FFRF: Pa. House day of prayer resolution recklessly misguided

NFLP

The Freedom From Religion Foundation is condemning an alarmingly misguided Pennsylvania House of Representatives resolution calling for a day of prayer and fasting in response to the coronavirus pandemic.

The resolution, introduced by Rep. Stephanie Borowicz, is rife with theocratic religious claims and suggests that the best response to the virus is for Pennsylvanians to “repent their sins.”

The resolution calls for a day of prayer and fasting on March 30, requesting that all Pennsylvanians “abstain on that day from their ordinary secular pursuits,” in order to “keep the day holy to the Lord.” This call for an abstention from “ordinary secular pursuits” does not even make an exception for doctors and nurses, whose secular pursuits are to keep people healthy and help them survive the pandemic.

It includes many references that improperly portray the state of Pennsylvania as if it were a religious entity:

  • “It is the duty of nations as well as of men to own their dependence upon the overruling power of God, to confess their sins and transgressions.”
  • “. . . recognize the sublime truth, announced in the Holy Scriptures and proven by all history: that those nations only are blessed whose God is the Lord.”
  • “The House of Representatives devoutly recognizes the Supreme Authority and just Government of Almighty God in all the affairs of men and of nations.”
  • “ . . . we know that, by His divine law, nations like individuals are subjected to punishments and chastisement in this world.”
  • “But we have forgotten God and we have forgotten the gracious Hand which preserved us in peace, and multiplied and enriched and strengthened us.”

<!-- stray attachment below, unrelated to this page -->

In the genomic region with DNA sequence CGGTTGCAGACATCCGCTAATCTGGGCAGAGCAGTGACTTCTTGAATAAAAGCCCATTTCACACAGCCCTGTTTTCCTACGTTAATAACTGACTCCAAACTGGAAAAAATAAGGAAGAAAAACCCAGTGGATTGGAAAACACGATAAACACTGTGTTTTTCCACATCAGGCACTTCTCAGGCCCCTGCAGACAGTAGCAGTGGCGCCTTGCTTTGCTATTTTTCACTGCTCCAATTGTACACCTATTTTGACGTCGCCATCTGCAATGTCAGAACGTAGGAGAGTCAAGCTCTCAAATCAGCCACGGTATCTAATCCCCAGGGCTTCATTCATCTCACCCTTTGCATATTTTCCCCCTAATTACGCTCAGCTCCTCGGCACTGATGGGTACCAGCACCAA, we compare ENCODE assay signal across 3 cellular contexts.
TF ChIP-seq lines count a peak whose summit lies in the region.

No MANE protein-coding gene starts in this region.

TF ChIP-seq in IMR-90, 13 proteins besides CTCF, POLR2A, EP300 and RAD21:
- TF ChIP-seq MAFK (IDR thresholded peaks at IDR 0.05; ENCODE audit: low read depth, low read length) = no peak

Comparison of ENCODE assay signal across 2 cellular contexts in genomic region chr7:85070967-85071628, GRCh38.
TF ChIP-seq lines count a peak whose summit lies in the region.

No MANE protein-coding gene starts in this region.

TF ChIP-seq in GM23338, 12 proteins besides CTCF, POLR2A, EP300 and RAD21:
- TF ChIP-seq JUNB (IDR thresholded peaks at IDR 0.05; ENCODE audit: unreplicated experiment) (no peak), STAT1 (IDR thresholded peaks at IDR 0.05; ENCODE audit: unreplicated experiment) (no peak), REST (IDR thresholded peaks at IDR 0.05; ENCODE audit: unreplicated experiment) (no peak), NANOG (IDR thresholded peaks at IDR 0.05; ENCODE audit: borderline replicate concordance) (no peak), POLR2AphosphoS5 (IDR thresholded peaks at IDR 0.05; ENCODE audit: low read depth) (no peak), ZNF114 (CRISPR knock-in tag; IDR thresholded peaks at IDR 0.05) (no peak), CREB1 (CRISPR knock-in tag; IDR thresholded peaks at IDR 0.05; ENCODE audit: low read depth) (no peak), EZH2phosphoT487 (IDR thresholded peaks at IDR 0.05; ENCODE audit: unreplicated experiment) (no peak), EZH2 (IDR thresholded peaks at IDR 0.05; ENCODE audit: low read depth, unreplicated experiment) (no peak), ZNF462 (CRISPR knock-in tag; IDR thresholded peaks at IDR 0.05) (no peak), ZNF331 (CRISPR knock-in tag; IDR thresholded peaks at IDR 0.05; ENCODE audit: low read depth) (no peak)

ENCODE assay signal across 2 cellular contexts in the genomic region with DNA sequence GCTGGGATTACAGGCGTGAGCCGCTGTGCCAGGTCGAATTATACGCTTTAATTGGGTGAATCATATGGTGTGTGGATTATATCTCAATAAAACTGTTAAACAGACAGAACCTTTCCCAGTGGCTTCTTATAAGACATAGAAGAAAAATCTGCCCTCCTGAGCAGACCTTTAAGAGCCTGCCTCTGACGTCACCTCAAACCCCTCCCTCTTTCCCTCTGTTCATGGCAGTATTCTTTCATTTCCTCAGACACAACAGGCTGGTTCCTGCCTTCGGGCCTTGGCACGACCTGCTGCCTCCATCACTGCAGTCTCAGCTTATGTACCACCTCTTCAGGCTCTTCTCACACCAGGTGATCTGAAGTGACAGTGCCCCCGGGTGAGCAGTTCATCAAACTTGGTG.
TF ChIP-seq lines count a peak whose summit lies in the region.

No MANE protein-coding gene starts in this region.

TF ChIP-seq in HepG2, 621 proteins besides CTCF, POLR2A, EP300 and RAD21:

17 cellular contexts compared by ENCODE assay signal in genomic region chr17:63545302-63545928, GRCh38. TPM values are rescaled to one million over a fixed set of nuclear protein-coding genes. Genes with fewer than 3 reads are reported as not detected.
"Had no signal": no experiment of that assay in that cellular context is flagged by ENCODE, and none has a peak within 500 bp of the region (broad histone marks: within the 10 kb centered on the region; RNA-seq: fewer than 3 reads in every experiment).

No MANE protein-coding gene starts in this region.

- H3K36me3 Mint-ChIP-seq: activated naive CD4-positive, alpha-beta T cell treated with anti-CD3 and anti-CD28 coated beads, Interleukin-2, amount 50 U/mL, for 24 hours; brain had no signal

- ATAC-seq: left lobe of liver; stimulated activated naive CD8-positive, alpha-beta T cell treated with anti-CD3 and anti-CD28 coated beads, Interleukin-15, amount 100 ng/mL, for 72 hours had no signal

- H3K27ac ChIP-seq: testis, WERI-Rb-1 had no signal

• “We have vainly imagined, in the deceitfulness of our hearts, that all these blessings were produced by some superior wisdom and virtue of our own.”
  • “Intoxicated with unbroken success, we have become too self-sufficient to feel the necessity of redeeming and preserving grace, too proud to pray to the God that made us!”

The resolution concludes that our failure to properly worship Borowicz’s deity is the cause of the pandemic, and calls on Pennsylvanians to confess their “sins in a hope for divine relief”:

  • “It behooves us then to humble ourselves before the offended Power, to confess our national sins and to pray for clemency and forgiveness.”
  • “May we not justly fear that the awful calamity of the pandemic, which now desolates this Commonwealth may be but a punishment inflicted upon us for our presumptuous sins to the needful end of our national reformation as a whole people?”
  • “With assured hope that genuine repentance will lead to mercy and pardon.”

FFRF notes that Borowicz’s resolution flagrantly disregards the Establishment Clause of the First Amendment, which requires that government action have a secular purpose and prohibits public officials from using their position to advance personal religious beliefs. Borowicz swore an oath to uphold the godless and entirely secular U.S. Constitution, and betrays that oath by advancing this resolution.

“This resolution is un-American theocratic nonsense,” says FFRF Co-President Dan Barker. Passing the resolution would send an unfortunate message that the Pennsylvania House of Representatives thinks that praying and undereating can curb the spread of a global pandemic. Pennsylvanians need to be reassured that their leaders are pursuing the best scientific, rational measures to meet this crisis, and should be told to do the same.

Members of the Pennsylvania House should reject this irrational proposal out of hand and focus on addressing this real-world crisis with real-world solutions.

The Freedom From Religion Foundation is a national nonreligious nonprofit with more than 30,000 members and several chapters across the country, including 800-plus members and a chapter in Pennsylvania. Its purpose is to protect the constitutional principle of state-church separation.

The Freedom From Religion Foundation, based in Madison, Wis., a 501(c)(3) nonprofit educational charity, is the nation's largest association of freethinkers (atheists, agnostics), and has been working since 1978 to keep religion and government separate.

FFRF is a non-profit, educational organization. All dues and donations are deductible for income-tax purposes.

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FFRF is a member of the Secular Coalition for America

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